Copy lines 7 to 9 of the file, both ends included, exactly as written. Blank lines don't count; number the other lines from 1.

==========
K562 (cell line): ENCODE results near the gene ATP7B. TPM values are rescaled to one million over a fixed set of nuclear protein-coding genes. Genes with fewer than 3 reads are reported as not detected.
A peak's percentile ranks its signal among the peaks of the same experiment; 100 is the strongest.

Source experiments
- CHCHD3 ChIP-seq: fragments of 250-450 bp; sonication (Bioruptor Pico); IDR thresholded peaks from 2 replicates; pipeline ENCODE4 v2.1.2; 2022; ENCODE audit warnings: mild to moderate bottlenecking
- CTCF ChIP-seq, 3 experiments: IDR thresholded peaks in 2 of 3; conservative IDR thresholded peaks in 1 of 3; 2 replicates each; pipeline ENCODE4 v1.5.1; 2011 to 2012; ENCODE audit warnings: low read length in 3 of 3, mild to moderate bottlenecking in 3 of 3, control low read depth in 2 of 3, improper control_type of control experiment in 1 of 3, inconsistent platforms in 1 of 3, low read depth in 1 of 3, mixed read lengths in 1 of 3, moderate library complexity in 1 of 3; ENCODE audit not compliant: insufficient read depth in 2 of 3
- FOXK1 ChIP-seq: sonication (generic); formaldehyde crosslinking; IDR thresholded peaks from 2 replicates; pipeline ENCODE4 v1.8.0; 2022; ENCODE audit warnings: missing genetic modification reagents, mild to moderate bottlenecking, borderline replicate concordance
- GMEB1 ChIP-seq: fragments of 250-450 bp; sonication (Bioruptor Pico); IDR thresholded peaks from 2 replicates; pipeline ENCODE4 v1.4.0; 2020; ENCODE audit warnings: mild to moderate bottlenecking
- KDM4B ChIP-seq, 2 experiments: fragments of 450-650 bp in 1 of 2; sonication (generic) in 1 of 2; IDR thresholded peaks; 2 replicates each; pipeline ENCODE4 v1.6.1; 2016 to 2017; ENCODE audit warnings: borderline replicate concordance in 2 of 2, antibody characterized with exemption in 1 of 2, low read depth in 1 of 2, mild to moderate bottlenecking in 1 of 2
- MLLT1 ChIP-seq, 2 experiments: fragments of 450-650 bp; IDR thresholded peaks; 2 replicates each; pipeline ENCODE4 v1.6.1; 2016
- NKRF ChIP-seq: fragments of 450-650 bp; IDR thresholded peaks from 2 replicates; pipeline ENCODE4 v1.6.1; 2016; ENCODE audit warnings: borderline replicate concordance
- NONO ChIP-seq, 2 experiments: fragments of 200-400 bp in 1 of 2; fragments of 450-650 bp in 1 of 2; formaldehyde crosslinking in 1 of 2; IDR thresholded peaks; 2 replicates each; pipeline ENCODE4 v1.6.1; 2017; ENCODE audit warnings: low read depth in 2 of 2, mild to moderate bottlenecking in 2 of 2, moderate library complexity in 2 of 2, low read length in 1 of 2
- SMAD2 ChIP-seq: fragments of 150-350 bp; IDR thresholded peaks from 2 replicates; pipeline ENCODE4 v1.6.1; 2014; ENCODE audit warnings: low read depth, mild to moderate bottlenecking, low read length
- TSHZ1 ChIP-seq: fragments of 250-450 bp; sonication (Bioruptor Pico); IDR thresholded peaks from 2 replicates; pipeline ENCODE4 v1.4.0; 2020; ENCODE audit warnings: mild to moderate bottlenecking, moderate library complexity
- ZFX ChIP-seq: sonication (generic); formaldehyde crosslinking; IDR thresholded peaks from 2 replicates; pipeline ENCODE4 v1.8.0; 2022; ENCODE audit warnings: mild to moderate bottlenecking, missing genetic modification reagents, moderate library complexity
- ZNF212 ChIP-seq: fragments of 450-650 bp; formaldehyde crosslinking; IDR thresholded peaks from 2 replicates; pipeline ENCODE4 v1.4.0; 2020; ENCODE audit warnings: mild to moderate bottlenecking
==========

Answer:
- GMEB1 ChIP-seq: fragments of 250-450 bp; sonication (Bioruptor Pico); IDR thresholded peaks from 2 replicates; pipeline ENCODE4 v1.4.0; 2020; ENCODE audit warnings: mild to moderate bottlenecking
- KDM4B ChIP-seq, 2 experiments: fragments of 450-650 bp in 1 of 2; sonication (generic) in 1 of 2; IDR thresholded peaks; 2 replicates each; pipeline ENCODE4 v1.6.1; 2016 to 2017; ENCODE audit warnings: borderline replicate concordance in 2 of 2, antibody characterized with exemption in 1 of 2, low read depth in 1 of 2, mild to moderate bottlenecking in 1 of 2
- MLLT1 ChIP-seq, 2 experiments: fragments of 450-650 bp; IDR thresholded peaks; 2 replicates each; pipeline ENCODE4 v1.6.1; 2016